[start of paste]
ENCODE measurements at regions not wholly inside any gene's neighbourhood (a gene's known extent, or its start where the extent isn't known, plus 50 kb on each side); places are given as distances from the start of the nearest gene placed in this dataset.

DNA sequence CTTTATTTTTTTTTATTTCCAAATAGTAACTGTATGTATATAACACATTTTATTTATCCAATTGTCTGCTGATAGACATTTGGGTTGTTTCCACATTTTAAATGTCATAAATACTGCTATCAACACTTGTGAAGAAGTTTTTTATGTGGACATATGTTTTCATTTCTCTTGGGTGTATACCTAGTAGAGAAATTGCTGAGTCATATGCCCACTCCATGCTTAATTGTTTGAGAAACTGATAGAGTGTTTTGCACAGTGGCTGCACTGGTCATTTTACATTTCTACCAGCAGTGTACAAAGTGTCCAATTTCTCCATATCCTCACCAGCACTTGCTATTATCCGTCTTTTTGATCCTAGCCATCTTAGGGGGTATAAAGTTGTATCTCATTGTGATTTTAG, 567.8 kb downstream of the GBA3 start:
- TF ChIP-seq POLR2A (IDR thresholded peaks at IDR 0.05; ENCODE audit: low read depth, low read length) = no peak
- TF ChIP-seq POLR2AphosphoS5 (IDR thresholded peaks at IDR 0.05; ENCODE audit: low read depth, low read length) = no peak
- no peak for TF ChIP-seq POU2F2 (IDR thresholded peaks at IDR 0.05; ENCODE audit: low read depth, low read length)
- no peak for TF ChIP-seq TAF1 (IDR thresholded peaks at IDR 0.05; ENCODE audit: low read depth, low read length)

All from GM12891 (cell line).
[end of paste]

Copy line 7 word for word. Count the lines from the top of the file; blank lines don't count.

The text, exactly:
All from GM12891 (cell line).